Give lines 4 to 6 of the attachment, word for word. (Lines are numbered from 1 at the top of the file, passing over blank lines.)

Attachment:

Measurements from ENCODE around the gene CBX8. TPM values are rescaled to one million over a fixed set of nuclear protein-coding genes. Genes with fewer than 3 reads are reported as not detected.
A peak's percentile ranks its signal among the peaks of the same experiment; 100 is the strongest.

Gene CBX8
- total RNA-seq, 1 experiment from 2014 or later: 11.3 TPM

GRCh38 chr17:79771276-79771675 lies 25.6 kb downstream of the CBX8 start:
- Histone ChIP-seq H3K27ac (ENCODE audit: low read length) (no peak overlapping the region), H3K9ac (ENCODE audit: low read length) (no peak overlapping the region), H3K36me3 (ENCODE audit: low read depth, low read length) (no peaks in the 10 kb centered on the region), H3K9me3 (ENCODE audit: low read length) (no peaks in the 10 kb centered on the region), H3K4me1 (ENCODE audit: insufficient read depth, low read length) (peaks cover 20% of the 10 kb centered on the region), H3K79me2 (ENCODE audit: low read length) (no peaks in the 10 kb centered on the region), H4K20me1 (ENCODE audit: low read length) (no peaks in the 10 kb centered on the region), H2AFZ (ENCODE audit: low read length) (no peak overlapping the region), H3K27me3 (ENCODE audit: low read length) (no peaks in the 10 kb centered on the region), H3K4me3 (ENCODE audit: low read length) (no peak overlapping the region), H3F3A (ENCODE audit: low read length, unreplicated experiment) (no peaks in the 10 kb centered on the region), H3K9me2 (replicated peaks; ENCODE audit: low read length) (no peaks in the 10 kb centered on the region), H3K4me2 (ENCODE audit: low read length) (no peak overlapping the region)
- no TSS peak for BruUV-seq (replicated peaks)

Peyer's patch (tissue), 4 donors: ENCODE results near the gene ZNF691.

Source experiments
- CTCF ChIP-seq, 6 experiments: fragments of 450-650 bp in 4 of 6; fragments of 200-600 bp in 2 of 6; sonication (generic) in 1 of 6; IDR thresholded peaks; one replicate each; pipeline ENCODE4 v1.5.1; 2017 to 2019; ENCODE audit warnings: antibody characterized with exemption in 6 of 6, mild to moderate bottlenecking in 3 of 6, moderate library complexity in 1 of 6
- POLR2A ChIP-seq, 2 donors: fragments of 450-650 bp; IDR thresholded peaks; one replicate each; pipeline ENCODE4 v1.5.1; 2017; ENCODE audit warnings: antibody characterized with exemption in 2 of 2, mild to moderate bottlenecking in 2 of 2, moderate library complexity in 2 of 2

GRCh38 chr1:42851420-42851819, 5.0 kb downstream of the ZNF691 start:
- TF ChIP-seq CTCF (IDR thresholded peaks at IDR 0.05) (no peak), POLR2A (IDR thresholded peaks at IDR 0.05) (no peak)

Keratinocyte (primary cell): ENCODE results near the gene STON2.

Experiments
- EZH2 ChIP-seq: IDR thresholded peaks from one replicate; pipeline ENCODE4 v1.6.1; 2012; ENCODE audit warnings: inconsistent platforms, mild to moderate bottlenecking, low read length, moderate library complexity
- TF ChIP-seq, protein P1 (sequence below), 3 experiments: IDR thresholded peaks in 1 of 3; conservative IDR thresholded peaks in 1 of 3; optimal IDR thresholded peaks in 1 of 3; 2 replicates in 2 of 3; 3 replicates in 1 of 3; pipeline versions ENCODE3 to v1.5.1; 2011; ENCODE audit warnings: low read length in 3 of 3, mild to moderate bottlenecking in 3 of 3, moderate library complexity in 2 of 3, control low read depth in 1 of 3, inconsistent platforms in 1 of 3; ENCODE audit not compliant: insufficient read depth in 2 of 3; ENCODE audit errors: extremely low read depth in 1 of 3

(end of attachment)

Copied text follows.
- total RNA-seq, 1 experiment from 2014 or later: 11.3 TPM

GRCh38 chr17:79771276-79771675 lies 25.6 kb downstream of the CBX8 start:
- Histone ChIP-seq H3K27ac (ENCODE audit: low read length) (no peak overlapping the region), H3K9ac (ENCODE audit: low read length) (no peak overlapping the region), H3K36me3 (ENCODE audit: low read depth, low read length) (no peaks in the 10 kb centered on the region), H3K9me3 (ENCODE audit: low read length) (no peaks in the 10 kb centered on the region), H3K4me1 (ENCODE audit: insufficient read depth, low read length) (peaks cover 20% of the 10 kb centered on the region), H3K79me2 (ENCODE audit: low read length) (no peaks in the 10 kb centered on the region), H4K20me1 (ENCODE audit: low read length) (no peaks in the 10 kb centered on the region), H2AFZ (ENCODE audit: low read length) (no peak overlapping the region), H3K27me3 (ENCODE audit: low read length) (no peaks in the 10 kb centered on the region), H3K4me3 (ENCODE audit: low read length) (no peak overlapping the region), H3F3A (ENCODE audit: low read length, unreplicated experiment) (no peaks in the 10 kb centered on the region), H3K9me2 (replicated peaks; ENCODE audit: low read length) (no peaks in the 10 kb centered on the region), H3K4me2 (ENCODE audit: low read length) (no peak overlapping the region)